Can I see another’s woe,
And not be in sorrow too?
Can I see another’s grief,
And not seek for kind relief?
– William Blake
No matter what words I use it is beyond my capabilities as a writer to capture the poignancy of the event I am describing so I shall stick to sterile facts: one of my co-passengers on the train, a young girl around my age, learned while she was in the train returning home that her father who had been admitted in the hospital was no more. I don’t know this girl, and I will never see her again, but even as a complete stranger what was difficult for me to watch was the way she broke down. It takes unimaginable proportions of grief that I shudder to imagine to forget all societal conventions and weep copiously in front of strangers.
The entire compartment was stunned into silence. She was separated from us by her grief, and there was nothing that we could do or say that would mitigate her pain.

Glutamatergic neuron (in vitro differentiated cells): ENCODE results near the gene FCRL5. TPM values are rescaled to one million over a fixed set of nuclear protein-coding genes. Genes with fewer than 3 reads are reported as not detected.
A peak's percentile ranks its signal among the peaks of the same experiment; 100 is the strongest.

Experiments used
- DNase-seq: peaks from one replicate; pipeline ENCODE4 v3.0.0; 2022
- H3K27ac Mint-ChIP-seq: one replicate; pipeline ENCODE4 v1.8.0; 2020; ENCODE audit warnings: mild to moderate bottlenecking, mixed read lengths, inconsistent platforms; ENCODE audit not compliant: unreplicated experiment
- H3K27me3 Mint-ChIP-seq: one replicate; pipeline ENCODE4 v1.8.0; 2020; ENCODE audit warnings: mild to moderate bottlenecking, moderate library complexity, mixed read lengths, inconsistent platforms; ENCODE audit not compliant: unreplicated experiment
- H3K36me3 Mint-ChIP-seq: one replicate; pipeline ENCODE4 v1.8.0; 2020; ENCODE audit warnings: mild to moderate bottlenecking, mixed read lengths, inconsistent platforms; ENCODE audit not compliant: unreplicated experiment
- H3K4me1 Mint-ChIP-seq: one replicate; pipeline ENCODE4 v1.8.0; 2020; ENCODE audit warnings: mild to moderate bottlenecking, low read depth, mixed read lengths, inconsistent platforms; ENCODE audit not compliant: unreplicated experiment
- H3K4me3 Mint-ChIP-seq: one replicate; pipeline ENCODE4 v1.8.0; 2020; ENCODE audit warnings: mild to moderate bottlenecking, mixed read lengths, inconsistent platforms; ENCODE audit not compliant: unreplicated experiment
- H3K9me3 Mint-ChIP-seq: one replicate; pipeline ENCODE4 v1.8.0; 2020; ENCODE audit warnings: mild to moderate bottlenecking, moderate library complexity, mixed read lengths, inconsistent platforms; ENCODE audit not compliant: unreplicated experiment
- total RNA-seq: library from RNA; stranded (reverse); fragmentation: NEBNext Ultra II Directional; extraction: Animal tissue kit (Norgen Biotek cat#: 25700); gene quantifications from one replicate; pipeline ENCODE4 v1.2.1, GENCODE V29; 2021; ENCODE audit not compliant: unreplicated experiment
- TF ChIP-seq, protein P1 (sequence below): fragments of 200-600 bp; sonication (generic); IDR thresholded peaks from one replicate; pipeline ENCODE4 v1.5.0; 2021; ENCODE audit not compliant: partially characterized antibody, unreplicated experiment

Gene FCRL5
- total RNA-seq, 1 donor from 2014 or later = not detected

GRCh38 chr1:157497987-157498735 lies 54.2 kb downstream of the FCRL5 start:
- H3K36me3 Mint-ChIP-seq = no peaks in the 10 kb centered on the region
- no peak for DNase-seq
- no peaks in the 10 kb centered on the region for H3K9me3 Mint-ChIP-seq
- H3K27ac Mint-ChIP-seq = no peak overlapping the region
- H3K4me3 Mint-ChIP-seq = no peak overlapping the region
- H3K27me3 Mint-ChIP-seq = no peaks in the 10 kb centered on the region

What I felt at that moment was a weird conflagration of conflicting emotions: empathy and sympathy for sure, but there was also an emotion of relieved gratitude that it wasn’t me, and an acute realization that someday in the future it could be me instead of her, and that is a terrifying thought. Indeed so terrifying that I had an ardent desire to call up my father, but my rational mind snapped at me to not be a sentimental fool and disturb him.
In the end I would just like to conclude that I sincerely hope that girl gets the strength and courage to face her loss. My prayers shall be with her and her family.